Timor mortis conturbat me.

What’s built up must come down,
The ruin of all laurel crowns
The fall of all pageantry.
Timor mortis conturbat me.

All the songs sung in the day
Will in the night be swept away
And embrace the fate of darkening.
Timor mortis conturbat me.

The Sorceress of EarthSea told
A suite of magic new and bold
Now to furthest shore carefree.
Timor mortis conturbat me.

Beautiful Loser sang Hallelujah
He sang it dark, but not to fool ya
He rang the bells that could be rung
And sung with dark but golden tongue
And then the end as meant to be.
Timor mortis conturbat me.

She knew why the caged bird sings
And sang of all the beautiful things.
But in the end the bird must flee.
Timor mortis conturbat me.

He sang to us from afar
The vision of his rising star
But Ziggy rises and Ziggy falls
And in the end the black star calls
Reclaiming its space oddity.
Timor mortis conturbat me.

A heartbreaker who loved to toke
‘Twas his heart that finally broke
He’s still working on the mystery.
Timor mortis conturbat me.

The Purple One played his part
The doves will cry and break your heart
An artist formerly known to be.
Timor mortis conturbat me.

He took us for a wild ride,
Led us through the other side
Come on light our fires, please.
Timor mortis conturbat me.

When the tune’s done, the fiddle’s set down
Where is the ear that can hear to be found?
Perhaps beyond all what we see.
Timor mortis conturbat me.

When every third thought shall be the grave
And all that we attempt to save
Will be sunk in the unknowable sea,
Timor mortis conturbat me.

All the art and artifice wrought
Falls to the ground to finally rot
And fade into the Big Dream.
Timor mortis conturbat me.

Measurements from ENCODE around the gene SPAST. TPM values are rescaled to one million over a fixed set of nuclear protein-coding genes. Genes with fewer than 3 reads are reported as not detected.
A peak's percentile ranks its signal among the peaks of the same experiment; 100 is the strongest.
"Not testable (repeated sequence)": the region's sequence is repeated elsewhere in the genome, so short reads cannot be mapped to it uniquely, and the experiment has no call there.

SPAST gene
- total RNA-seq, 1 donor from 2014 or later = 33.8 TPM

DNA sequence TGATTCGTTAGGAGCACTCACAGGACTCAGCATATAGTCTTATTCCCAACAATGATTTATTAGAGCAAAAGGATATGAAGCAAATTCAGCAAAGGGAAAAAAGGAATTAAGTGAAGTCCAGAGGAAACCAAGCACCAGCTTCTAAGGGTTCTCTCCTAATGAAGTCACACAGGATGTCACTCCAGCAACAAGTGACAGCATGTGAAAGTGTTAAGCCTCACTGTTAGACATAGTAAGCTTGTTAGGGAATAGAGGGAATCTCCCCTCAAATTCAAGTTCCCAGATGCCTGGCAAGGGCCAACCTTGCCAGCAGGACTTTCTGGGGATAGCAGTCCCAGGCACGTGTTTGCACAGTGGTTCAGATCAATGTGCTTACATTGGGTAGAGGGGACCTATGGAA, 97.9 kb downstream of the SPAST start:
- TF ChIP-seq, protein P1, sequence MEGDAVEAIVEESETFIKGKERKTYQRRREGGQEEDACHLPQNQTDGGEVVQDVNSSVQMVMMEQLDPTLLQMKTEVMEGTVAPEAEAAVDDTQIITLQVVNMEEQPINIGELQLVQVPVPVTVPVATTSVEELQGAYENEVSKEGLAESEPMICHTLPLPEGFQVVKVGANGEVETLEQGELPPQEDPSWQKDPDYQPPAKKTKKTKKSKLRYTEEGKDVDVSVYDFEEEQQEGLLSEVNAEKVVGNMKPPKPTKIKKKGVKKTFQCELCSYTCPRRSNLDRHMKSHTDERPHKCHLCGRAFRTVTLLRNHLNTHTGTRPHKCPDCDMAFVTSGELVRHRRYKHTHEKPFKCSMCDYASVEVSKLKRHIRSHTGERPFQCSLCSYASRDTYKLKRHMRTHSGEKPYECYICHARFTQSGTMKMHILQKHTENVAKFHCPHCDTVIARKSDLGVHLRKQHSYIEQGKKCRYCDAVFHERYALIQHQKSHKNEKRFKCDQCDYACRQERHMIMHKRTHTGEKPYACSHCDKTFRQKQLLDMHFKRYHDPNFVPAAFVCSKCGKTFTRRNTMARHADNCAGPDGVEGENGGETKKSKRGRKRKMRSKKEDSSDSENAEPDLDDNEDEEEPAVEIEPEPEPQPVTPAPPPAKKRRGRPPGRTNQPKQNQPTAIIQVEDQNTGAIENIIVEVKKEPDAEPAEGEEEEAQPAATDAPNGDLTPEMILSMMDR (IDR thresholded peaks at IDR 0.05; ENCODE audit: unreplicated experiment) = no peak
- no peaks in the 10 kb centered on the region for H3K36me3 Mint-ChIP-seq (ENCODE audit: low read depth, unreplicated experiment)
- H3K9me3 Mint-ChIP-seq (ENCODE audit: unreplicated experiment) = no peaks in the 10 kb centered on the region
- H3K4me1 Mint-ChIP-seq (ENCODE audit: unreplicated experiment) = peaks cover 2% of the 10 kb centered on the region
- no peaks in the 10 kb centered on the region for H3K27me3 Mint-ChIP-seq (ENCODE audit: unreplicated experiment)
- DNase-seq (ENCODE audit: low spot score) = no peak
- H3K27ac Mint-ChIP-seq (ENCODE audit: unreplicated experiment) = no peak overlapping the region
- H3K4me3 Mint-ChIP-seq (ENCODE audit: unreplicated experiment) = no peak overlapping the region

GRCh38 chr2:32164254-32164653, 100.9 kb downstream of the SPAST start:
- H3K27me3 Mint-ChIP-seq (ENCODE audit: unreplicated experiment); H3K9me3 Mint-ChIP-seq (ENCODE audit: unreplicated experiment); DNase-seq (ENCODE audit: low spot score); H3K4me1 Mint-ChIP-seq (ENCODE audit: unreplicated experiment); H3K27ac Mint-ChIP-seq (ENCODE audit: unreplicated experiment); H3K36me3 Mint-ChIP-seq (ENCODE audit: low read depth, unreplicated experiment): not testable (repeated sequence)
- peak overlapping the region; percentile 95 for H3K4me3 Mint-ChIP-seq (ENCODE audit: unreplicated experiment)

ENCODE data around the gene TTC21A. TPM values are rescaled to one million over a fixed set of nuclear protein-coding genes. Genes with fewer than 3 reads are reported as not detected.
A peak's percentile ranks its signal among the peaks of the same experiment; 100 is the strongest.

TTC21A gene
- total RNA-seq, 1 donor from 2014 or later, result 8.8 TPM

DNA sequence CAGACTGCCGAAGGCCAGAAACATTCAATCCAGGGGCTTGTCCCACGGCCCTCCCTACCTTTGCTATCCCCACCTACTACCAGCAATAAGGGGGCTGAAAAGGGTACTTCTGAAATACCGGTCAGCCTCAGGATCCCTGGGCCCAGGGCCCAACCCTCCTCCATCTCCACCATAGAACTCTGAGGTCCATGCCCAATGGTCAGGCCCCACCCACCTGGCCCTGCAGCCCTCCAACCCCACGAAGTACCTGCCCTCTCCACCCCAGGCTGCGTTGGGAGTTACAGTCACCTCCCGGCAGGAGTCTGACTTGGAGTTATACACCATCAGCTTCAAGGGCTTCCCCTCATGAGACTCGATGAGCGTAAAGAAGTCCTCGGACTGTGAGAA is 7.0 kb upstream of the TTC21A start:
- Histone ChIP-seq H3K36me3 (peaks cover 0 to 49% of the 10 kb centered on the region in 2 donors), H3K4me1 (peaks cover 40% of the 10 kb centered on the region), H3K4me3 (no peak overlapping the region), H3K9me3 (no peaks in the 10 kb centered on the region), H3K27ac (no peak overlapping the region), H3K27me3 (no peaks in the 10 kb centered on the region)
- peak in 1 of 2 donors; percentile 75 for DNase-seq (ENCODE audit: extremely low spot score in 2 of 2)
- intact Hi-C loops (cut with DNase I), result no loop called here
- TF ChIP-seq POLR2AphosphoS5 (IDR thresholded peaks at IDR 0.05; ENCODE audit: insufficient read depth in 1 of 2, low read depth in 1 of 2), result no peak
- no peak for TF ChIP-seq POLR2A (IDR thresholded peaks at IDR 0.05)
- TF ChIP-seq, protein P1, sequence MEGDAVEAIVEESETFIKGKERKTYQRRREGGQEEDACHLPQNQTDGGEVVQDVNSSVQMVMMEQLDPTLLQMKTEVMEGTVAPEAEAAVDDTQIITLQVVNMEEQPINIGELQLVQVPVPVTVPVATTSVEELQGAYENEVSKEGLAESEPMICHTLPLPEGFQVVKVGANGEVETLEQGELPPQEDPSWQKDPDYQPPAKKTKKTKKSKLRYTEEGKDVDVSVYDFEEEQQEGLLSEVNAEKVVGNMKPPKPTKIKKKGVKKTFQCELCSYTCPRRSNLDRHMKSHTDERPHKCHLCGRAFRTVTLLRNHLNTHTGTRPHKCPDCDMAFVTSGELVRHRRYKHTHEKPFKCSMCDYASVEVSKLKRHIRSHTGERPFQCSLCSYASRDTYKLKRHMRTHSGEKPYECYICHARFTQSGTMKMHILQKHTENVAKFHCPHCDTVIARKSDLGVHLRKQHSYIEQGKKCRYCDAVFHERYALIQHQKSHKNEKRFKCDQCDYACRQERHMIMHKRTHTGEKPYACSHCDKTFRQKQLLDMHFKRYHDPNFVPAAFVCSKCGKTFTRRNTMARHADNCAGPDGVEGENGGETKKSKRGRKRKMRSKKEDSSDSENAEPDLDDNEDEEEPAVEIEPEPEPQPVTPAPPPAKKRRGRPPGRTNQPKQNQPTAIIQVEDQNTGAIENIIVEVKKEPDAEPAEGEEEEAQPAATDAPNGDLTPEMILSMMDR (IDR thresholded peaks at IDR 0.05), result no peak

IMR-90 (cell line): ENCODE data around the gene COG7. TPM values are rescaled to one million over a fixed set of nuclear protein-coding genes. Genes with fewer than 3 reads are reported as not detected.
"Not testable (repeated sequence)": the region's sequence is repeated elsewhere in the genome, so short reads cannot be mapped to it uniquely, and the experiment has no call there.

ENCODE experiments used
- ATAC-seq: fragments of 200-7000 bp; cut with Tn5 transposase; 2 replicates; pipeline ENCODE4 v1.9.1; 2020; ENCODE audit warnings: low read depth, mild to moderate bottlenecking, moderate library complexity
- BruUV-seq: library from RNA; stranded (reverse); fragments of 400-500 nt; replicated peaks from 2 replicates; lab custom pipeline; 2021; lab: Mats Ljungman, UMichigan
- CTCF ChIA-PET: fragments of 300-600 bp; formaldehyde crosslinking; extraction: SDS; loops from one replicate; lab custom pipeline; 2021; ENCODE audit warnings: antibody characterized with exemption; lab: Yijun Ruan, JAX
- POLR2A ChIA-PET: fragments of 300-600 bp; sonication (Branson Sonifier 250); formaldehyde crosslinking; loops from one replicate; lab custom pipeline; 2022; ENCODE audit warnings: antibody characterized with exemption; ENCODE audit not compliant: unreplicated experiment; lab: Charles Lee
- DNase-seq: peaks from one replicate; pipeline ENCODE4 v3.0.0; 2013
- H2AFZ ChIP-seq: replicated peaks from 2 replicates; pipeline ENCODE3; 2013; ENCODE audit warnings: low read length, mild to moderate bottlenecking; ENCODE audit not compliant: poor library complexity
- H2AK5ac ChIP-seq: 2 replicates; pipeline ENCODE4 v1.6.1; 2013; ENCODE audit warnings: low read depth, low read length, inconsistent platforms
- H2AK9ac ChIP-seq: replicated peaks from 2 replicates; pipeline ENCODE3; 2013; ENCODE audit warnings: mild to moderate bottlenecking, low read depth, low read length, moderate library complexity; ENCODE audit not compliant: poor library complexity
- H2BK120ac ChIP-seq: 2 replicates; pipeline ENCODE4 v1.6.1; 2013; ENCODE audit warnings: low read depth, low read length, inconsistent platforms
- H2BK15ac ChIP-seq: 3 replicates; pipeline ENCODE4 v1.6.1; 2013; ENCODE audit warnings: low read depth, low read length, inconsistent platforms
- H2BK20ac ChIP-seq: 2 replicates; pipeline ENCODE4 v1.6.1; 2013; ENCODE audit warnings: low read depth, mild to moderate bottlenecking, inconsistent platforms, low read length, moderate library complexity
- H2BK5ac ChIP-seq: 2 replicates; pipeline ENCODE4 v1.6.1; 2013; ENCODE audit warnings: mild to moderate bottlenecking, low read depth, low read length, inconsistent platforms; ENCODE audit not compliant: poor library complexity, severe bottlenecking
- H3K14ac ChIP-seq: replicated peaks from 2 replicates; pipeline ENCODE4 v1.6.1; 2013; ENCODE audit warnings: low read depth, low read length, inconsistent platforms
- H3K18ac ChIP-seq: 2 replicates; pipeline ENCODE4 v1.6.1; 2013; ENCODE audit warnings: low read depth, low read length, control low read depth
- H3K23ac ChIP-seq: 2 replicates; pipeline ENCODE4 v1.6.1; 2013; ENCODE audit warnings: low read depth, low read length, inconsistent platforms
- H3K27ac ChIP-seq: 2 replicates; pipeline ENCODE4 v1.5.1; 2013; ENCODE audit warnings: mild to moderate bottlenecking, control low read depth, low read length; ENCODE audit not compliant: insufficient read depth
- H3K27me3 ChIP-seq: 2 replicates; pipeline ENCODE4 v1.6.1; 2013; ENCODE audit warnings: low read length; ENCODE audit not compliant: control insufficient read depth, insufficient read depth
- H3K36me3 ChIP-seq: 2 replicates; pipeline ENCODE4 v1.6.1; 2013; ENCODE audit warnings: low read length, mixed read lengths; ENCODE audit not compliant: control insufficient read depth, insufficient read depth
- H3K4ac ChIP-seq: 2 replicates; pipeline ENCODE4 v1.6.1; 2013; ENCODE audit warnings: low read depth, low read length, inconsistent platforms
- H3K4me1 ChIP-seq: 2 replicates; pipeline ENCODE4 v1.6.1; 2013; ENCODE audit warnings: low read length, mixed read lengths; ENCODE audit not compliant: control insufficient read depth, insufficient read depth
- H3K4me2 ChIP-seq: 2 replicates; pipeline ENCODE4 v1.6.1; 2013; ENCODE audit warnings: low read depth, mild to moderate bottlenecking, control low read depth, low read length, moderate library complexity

All of the songs by beautiful breath
On their way to the dusty death
Perhaps a memory yet may be.
Timor mortis conturbat me.

There’s more we want to hear and see
More we want to make believe
Much more we want to love and be.
Timor mortis conturbat me.

But the end is built into it all
The makers’ splendid fires fall
To ashes and the embers cool
With death as the final school
A hard and ruthless finality.
Timor mortis conturbat me.

Cricket’s Eye Point of View

cricketHere is the 6th installment of winter Haikus. My goal is to birth a total of 107 Forest Haikus and mini ‘coyote’ poems over the winter, sharing in groups of 10. (See the others: Being Stalked By A Forest, Wings Like Boomerangs, My Tent is Leaking Haikus, Always Coming and Going, and Dancing Naked In the Rain)

Cold coyote crows
like a mad, laughing rooster
bringing in the new year

On my boots and mugs,
underneath my everything–
snails hang about

Rain and Rain and Rain
January comes in threes
Mud and Mud and Mud

Clouds make the winter
And gives its blessing: crowns mud
King of the forest

Wonder how I look
from cricket’s eye point of view
atop a tent roof

Holy fucking blue!
a winter or summer’s dream?
even birds don’t know

Two eyes from forest
my neck hair standing on end–
I am the hunted

After three days rain
trails become rivers wide
and walk together

Midwinter runners–
a momentary thunder
splitting morning peace

Morning jays jumping
shake light from ancient live oaks
like wintry dreams